August 4, 2011 — When we think of exploration and going where no one else has gone before, we usually think of space, right? But is there any place left on Earth that hasn’t been explored yet? Hard to imagine … but there is! In fact, 95% of the oceans remain unexplored and oceans cover over 2/3 of the planet!

A handful of people are trying to change that, not just to explore the oceans in general, but specifically to go to its very deepest part — a chasm seven miles down called the Challenger Deep. It’s off the coast of the U.S. Territory of Guam in the Western Pacific. From bottom to top it’s taller than Mt. Everest. And going down those 7 miles may just be tougher than going 60 miles up into space!

Fifty years ago, a submarine with two U.S. Navy divers made it down to the Challenger Deep. The pressure of being down that far, however, cracked the sub’s window and the landing kicked up so much of the bottom that they weren’t able to see much.

Credit: Jonathan Corum/The New York Times. Sources: Marine Geoscience Data System; NASA; NOAA; Journal of Experimental Biology

Lessons were learned from that first brave trip and technology has advanced, so it may now be possible to build a sub that will succeed. But it will still be incredibly challenging and risky.

So the race is on by a few teams independently trying build modern-day subs that can overcome those challenges. According to the New York Times, they’re all still in various stages of development and testing and cost somewhere between $7 -$40 million each. And for that price, there’s no guarantee they’ll get there … or even come out alive.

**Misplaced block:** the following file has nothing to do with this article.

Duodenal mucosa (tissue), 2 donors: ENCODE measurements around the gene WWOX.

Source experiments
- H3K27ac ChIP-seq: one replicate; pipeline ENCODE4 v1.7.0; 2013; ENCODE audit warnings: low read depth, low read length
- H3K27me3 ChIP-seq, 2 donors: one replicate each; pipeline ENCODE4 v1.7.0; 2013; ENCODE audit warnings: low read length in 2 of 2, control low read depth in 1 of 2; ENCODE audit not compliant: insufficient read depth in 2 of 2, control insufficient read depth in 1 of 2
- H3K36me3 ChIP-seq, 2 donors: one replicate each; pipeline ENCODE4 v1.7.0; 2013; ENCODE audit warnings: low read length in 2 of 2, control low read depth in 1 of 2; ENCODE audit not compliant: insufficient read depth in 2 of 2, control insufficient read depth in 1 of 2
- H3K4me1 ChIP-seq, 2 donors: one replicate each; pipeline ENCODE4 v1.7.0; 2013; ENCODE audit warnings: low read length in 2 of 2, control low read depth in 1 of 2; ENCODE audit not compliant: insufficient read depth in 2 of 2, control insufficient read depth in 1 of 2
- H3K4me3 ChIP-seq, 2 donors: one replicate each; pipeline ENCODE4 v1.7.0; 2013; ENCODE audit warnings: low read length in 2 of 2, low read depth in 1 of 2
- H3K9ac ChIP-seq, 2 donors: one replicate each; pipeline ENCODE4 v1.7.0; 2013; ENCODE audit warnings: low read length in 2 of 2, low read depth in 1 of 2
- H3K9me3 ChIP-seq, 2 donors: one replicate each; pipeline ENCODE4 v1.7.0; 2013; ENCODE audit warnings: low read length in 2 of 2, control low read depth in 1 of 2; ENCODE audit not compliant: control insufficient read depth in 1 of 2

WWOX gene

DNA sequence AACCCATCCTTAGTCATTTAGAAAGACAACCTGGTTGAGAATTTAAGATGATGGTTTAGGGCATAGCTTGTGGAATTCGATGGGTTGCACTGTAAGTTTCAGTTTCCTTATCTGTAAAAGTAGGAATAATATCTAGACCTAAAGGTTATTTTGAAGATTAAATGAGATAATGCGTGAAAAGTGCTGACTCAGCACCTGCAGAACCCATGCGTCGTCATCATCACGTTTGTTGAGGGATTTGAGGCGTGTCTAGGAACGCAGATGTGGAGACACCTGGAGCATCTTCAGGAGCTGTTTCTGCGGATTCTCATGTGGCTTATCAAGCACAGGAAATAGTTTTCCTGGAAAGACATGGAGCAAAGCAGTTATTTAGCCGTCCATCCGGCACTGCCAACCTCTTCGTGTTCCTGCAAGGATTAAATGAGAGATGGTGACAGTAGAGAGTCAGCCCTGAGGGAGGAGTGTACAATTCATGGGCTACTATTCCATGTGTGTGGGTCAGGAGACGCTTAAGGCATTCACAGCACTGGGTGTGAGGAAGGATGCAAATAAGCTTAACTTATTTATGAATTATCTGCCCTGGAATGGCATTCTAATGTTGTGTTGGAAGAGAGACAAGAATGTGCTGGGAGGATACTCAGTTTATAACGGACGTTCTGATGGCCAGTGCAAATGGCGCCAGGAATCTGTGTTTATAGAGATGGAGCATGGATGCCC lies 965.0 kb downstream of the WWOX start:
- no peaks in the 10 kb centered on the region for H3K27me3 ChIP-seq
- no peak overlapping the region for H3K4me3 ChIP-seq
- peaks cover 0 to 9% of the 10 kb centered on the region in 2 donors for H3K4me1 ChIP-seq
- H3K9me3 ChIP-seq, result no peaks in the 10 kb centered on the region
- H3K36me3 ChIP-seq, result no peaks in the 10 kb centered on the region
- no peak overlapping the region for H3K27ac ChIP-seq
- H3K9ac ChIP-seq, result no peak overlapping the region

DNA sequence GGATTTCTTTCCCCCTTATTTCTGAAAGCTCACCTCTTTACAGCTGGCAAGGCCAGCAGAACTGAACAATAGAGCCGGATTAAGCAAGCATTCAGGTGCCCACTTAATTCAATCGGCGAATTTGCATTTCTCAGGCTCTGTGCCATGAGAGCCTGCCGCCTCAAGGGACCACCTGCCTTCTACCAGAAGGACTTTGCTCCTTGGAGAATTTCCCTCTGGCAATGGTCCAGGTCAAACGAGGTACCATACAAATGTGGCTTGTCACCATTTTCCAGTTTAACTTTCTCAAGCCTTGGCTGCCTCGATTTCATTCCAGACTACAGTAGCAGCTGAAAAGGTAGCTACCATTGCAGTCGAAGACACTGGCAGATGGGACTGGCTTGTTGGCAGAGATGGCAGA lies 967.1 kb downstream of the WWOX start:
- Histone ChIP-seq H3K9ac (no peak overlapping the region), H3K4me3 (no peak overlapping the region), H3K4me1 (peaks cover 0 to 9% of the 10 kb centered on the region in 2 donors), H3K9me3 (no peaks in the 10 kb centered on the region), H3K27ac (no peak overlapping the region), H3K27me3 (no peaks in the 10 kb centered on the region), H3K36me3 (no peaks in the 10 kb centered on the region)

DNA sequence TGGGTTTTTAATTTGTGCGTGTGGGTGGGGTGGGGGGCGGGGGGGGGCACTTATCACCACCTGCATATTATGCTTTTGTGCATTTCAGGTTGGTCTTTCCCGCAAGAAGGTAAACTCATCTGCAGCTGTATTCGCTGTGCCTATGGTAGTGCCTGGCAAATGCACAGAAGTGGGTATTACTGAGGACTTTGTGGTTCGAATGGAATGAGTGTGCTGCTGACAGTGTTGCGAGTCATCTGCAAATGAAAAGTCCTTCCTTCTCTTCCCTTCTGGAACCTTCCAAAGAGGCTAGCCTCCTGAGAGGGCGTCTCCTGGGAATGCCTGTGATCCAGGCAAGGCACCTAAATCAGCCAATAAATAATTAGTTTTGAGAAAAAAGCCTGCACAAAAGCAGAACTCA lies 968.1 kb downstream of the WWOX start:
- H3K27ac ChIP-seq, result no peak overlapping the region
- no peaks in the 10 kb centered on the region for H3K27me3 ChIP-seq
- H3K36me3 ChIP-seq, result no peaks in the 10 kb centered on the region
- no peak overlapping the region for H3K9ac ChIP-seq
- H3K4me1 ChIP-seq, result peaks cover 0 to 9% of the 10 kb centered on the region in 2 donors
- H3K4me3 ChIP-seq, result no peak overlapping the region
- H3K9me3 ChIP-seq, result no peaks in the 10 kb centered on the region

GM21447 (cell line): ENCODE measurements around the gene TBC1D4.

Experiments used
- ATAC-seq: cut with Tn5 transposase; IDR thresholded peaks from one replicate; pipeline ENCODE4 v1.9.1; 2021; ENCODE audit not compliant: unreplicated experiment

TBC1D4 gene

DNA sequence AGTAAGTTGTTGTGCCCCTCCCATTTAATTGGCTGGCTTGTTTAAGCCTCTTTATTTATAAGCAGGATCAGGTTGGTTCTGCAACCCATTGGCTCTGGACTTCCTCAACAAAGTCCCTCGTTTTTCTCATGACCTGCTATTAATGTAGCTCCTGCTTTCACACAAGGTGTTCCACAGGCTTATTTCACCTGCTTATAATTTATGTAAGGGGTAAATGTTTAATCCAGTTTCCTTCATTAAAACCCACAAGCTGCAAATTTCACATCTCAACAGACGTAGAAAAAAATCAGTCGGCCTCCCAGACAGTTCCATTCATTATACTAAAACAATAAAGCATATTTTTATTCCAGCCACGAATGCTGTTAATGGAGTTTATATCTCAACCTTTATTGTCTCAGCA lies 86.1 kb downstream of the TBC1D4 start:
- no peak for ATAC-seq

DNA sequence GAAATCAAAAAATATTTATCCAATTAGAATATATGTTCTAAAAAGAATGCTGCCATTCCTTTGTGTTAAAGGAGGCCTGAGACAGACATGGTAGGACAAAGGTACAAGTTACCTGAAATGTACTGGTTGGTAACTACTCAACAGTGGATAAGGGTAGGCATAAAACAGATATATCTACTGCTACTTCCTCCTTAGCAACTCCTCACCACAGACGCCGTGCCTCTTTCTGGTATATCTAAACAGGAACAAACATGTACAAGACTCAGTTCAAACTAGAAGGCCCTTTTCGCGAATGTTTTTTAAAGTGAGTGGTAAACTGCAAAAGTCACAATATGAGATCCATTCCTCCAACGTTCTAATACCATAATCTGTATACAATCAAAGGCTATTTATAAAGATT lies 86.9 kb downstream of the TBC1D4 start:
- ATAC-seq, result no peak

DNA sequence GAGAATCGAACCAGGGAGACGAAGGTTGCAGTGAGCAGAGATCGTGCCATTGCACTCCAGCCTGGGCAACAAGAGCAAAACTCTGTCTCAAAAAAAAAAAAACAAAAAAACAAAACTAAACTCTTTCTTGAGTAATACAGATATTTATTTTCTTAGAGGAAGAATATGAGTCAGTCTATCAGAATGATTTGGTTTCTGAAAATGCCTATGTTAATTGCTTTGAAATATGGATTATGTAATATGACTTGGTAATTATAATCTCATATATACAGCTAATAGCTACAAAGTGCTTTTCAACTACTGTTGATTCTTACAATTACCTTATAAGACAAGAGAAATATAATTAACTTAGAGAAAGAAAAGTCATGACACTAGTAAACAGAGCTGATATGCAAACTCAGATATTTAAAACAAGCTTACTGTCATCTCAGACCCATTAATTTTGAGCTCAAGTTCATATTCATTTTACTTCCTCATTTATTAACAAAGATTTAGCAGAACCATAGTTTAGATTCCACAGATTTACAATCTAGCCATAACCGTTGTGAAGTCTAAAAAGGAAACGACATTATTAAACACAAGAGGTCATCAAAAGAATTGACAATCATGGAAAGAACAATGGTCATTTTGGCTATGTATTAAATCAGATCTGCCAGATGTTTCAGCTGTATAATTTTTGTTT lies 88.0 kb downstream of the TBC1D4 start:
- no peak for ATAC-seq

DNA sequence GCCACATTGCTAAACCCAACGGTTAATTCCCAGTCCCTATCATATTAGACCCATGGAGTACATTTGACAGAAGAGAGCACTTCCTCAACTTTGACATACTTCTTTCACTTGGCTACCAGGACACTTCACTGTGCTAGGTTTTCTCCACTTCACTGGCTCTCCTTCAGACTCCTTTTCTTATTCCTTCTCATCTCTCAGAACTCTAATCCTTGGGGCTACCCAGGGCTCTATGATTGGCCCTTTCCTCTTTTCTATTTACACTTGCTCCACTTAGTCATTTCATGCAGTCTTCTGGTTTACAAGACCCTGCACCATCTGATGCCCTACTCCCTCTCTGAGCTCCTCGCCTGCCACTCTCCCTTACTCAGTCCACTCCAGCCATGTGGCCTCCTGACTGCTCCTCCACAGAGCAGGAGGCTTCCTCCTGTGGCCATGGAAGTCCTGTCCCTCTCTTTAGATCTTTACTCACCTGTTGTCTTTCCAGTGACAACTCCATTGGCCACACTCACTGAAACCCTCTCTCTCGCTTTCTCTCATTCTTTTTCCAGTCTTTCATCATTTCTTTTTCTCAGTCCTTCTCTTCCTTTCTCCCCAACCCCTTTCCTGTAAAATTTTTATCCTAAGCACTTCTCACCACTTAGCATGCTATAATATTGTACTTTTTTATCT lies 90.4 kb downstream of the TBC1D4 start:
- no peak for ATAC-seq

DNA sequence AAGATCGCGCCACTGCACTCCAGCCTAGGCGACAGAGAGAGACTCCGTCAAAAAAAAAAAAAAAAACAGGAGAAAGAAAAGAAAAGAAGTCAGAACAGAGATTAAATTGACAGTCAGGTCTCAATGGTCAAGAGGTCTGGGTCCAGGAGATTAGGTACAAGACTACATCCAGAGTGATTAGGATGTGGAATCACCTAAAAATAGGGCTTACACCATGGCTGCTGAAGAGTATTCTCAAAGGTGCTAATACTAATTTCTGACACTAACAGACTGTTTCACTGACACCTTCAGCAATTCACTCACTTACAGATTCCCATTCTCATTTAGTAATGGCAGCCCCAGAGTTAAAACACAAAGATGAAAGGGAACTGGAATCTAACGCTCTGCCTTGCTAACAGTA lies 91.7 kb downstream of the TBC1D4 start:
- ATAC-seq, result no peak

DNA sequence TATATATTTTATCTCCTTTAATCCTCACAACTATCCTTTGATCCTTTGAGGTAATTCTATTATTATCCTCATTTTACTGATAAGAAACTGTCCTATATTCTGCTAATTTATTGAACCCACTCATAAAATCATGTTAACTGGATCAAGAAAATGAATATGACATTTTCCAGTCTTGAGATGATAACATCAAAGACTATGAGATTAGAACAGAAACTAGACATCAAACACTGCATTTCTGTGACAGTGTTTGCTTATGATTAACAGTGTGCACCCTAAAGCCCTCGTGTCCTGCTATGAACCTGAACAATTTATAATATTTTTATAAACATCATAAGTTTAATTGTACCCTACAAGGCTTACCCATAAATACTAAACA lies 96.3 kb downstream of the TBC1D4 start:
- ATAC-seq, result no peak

The first attempt is scheduled for later this year by British billionaire and explorer extraordinaire, Sir Richard Branson. He recently unveiled his one-man sub that actually looks more like a plane, the “Deep Flight Challenger” . It will have super thick walls, pressure resistant glass, and the wings are designed to ‘fly’ downward in the water. This trek is also the first of five deep dives he plans to make, one to the bottom of each ocean! Below is an animation of how he envisions it.

Branson is a known daredevil and he has attempted to adventure his way into a few record books already. He’s tried several times to be the first to circle the globe in a hot air balloon (much tougher than it sounds). According to reports, he has the fastest time for crossing the Atlantic Ocean in a powerboat, as well as for crossing the English Channel in an amphibious vehicle (see photo).  He’s also developing the first commercial passenger flights … to space! He thinks that flights on Virgin Galactic will be ready in about two years!

Others involved in hoping to make it to the Challenger Deep are the director of the movie “Avatar”, James Cameron, as well as former CEO (Chief Executive Officer) of Google, Eric Schmidt, and Triton Subs .

Triton subs

While Triton Subs talks about possibly taking tourists to the ocean’s depths, the hope is that underwater exploration will benefit adventurers and scientists alike. Who knows what creatures they’ll discover down there, maybe something right out of Jules Verne’s classic  20,000 Leagues Under the Sea.